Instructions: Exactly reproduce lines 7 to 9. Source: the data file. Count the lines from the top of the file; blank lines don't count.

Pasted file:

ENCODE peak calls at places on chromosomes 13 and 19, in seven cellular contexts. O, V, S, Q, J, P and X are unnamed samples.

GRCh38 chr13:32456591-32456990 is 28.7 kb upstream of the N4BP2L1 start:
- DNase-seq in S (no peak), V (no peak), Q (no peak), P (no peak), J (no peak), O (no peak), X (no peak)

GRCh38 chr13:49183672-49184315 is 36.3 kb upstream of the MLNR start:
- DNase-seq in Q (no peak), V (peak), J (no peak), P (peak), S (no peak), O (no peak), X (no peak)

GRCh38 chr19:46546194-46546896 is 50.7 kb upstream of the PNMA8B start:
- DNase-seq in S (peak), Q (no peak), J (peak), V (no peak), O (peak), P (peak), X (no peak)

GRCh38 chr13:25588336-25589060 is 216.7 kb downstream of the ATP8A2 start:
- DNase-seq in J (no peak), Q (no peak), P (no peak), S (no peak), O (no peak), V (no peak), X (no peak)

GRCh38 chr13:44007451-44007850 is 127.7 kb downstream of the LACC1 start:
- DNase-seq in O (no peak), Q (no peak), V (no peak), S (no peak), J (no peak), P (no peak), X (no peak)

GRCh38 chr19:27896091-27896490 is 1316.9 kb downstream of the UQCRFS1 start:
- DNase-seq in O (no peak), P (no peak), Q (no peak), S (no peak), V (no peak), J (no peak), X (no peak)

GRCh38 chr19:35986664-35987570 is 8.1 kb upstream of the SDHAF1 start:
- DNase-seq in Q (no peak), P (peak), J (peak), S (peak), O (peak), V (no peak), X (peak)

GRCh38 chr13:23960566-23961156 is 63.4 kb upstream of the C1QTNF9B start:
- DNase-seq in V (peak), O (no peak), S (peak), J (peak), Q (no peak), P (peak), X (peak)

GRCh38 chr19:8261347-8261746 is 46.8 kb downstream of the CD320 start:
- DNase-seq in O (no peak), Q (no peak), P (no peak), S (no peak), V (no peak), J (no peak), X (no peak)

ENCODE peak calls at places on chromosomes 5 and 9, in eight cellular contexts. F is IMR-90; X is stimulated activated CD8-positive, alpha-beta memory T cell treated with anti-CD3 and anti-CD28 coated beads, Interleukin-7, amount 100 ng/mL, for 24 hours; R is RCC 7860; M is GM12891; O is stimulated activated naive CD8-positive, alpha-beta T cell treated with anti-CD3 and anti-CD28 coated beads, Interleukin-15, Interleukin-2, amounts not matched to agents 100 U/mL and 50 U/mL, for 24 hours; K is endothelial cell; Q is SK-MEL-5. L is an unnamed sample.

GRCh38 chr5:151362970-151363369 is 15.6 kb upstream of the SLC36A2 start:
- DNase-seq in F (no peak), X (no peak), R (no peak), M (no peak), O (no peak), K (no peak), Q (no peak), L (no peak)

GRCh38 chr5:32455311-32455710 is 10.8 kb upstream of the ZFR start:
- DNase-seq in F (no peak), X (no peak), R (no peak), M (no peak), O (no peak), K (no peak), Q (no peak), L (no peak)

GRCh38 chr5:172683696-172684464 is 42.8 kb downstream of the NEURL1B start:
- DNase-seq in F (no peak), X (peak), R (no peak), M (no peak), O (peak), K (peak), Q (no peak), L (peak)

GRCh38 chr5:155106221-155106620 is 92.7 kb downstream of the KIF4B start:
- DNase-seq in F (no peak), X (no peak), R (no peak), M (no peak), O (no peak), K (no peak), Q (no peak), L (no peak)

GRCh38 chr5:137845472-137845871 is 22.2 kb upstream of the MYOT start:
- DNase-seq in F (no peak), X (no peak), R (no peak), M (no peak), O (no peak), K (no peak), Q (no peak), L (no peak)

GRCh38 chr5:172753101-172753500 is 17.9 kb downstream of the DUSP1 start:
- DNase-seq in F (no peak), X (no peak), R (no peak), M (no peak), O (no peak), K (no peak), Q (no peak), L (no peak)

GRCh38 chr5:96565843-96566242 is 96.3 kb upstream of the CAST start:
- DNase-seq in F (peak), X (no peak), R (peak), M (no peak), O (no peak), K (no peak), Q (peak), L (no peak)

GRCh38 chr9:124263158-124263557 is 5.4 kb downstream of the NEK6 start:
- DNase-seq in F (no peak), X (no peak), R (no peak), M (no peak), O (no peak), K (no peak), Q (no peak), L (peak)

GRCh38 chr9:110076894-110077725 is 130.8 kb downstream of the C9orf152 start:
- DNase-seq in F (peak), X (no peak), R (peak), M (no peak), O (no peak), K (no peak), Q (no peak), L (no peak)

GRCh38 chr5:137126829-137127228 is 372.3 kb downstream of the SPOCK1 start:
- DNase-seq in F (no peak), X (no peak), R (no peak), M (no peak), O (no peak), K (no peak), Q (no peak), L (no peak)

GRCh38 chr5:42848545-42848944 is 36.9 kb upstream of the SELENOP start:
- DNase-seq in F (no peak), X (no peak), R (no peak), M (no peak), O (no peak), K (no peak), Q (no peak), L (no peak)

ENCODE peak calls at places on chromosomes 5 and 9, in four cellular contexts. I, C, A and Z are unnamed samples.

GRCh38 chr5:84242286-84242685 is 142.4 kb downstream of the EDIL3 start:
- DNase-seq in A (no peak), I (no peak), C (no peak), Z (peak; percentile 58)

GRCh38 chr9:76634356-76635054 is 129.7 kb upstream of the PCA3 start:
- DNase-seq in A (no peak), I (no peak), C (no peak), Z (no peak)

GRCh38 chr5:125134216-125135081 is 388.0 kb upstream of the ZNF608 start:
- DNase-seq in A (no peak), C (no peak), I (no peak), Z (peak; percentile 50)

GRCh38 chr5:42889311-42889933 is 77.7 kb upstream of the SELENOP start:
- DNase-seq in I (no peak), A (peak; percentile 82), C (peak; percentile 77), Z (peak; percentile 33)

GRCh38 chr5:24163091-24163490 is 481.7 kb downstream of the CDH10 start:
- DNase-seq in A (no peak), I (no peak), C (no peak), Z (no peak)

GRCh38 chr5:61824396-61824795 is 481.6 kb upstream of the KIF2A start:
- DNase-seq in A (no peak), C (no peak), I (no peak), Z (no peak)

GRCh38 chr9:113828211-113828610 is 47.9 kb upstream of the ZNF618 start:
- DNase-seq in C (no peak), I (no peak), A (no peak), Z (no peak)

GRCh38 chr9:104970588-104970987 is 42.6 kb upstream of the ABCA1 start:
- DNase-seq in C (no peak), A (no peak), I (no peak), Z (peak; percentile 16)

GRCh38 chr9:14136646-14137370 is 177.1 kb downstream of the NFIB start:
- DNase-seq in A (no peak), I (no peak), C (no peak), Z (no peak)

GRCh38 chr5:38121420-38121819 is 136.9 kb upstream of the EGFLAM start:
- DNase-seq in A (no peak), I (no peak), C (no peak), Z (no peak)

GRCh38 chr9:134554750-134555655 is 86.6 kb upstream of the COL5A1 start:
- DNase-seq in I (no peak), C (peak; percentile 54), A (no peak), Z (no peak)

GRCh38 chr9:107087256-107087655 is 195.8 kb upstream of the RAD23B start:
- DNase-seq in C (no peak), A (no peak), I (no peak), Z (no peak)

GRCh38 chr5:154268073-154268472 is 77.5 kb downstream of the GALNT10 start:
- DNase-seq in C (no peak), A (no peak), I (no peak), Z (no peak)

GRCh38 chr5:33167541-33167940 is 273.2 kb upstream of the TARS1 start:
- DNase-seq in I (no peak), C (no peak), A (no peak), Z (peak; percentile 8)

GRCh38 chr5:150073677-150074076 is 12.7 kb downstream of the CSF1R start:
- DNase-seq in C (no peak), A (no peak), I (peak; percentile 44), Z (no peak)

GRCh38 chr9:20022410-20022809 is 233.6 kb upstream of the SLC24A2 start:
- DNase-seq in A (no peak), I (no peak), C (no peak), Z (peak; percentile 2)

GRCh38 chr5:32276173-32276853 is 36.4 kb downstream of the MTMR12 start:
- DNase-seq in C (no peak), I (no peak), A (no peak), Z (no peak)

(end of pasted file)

- DNase-seq in S (peak), Q (no peak), J (peak), V (no peak), O (peak), P (peak), X (no peak)

GRCh38 chr13:25588336-25589060 is 216.7 kb downstream of the ATP8A2 start:
- DNase-seq in J (no peak), Q (no peak), P (no peak), S (no peak), O (no peak), V (no peak), X (no peak)